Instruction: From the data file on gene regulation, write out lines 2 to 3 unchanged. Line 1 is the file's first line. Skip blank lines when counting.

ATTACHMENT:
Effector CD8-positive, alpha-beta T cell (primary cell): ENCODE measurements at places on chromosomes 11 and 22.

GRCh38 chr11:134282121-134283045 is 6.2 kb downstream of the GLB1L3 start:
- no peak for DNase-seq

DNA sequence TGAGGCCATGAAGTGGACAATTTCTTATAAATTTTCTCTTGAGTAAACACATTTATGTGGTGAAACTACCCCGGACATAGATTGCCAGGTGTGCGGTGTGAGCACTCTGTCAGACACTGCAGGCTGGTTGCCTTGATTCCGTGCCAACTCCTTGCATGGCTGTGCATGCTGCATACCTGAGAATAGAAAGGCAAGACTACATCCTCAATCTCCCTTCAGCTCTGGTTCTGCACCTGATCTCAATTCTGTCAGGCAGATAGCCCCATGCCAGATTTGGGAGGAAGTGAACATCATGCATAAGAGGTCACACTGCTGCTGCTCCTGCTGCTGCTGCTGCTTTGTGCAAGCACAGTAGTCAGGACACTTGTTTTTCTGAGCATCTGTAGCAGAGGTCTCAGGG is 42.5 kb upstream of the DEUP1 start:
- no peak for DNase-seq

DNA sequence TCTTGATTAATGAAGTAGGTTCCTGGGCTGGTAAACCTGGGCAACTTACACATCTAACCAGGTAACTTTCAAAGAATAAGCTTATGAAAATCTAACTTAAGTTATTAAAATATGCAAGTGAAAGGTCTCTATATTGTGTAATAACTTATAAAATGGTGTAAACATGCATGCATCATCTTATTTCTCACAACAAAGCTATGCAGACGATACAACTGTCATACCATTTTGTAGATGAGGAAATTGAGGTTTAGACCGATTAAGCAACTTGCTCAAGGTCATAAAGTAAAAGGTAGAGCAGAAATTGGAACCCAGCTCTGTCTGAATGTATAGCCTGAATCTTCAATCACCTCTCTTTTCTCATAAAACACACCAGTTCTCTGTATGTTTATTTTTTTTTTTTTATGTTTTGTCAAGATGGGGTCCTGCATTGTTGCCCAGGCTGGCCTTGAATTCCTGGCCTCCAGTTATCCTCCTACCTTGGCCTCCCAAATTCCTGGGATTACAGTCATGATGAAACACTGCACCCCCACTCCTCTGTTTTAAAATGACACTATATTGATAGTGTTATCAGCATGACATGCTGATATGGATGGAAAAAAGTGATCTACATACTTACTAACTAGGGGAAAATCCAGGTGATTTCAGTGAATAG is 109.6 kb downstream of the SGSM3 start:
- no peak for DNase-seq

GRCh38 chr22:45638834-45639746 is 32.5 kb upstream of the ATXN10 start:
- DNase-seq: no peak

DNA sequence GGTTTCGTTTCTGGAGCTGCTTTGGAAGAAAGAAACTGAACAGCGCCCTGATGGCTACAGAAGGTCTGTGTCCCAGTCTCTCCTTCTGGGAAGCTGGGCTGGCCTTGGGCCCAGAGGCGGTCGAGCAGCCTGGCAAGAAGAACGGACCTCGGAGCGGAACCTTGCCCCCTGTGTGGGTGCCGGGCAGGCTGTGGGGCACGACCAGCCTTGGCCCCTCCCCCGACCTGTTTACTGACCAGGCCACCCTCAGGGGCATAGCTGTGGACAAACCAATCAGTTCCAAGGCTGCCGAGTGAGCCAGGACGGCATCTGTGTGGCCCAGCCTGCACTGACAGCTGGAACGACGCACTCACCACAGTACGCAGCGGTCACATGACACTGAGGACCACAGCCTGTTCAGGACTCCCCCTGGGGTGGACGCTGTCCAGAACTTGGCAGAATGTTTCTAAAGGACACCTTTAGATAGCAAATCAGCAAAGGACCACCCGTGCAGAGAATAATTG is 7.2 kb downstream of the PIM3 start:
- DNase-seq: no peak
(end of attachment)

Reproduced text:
GRCh38 chr11:134282121-134283045 is 6.2 kb downstream of the GLB1L3 start:
- no peak for DNase-seq